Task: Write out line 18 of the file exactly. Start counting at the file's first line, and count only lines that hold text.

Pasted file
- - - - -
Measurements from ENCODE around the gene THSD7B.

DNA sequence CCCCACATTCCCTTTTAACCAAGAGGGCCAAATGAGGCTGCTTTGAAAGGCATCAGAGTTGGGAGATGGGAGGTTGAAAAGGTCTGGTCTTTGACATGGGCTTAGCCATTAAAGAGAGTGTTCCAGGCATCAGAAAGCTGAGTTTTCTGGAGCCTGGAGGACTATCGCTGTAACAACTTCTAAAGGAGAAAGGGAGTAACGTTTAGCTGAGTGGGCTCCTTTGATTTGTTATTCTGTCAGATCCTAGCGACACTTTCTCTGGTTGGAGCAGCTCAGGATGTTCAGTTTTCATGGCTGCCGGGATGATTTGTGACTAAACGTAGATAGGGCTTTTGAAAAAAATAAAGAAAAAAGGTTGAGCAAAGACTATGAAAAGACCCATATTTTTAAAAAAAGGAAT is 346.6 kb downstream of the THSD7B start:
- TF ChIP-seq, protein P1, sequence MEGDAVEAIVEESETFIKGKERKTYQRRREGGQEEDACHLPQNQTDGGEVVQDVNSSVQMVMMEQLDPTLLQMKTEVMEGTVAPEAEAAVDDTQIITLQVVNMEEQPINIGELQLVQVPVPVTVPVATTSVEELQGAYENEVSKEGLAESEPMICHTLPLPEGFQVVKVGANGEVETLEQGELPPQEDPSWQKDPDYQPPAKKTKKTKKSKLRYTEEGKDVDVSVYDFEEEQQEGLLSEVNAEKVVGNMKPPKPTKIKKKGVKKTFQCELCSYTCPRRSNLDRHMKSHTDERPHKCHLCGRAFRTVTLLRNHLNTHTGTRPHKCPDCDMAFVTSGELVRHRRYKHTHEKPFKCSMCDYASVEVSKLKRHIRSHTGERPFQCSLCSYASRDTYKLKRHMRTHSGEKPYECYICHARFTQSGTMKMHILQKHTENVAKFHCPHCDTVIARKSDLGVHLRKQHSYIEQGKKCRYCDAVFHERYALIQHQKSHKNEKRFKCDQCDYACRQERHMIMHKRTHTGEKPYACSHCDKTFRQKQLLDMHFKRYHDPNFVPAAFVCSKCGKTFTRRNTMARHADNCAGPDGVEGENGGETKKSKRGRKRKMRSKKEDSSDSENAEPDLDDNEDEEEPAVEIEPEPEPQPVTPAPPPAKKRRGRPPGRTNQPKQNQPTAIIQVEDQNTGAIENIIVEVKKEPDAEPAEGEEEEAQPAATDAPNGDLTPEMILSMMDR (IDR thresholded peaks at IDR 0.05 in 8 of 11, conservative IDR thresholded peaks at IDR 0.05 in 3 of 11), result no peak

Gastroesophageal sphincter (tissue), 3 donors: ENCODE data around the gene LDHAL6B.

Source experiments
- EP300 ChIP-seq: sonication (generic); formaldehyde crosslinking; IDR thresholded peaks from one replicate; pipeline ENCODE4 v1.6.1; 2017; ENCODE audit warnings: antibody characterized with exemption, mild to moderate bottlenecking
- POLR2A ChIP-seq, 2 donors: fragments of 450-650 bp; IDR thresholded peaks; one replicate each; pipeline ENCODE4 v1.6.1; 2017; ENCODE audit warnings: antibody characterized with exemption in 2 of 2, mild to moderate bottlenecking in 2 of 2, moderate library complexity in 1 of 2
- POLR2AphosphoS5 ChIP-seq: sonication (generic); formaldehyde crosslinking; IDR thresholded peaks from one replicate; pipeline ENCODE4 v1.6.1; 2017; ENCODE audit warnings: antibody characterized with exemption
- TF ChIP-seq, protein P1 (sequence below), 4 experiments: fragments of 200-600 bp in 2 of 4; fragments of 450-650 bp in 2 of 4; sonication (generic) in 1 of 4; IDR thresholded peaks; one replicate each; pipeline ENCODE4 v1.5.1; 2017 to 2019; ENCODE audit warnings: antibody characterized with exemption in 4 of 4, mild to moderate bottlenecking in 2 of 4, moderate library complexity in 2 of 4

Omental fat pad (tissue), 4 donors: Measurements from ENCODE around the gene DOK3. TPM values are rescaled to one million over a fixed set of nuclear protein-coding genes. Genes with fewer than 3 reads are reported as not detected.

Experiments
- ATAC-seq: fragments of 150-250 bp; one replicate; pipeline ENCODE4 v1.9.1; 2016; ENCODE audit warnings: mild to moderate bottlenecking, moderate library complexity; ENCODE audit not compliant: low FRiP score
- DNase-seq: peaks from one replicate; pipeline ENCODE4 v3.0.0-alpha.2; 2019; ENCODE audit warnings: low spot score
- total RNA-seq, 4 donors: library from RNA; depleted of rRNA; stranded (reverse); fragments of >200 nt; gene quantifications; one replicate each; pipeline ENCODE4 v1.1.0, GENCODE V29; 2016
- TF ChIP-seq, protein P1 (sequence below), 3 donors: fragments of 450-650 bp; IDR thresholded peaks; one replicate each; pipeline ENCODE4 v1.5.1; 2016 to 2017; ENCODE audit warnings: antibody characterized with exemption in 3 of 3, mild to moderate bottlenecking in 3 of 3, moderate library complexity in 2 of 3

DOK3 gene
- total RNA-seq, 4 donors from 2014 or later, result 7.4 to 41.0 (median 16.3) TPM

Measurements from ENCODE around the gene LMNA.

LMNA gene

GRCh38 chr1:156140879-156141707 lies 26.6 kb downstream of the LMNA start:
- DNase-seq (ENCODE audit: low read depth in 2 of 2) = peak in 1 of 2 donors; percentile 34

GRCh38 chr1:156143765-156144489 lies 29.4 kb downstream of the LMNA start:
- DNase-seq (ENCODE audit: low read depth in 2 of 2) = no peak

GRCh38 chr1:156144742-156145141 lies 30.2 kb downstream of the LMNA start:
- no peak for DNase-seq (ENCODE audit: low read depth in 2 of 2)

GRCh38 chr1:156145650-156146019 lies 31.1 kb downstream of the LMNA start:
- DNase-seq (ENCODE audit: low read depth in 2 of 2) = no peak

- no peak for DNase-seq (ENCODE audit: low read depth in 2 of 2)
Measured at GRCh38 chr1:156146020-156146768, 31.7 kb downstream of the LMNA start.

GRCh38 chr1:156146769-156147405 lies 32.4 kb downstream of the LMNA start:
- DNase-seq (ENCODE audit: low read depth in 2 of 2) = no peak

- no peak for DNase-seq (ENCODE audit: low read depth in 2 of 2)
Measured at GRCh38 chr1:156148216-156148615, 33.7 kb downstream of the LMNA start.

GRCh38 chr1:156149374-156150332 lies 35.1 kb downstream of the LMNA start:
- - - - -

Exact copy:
Measurements from ENCODE around the gene LMNA.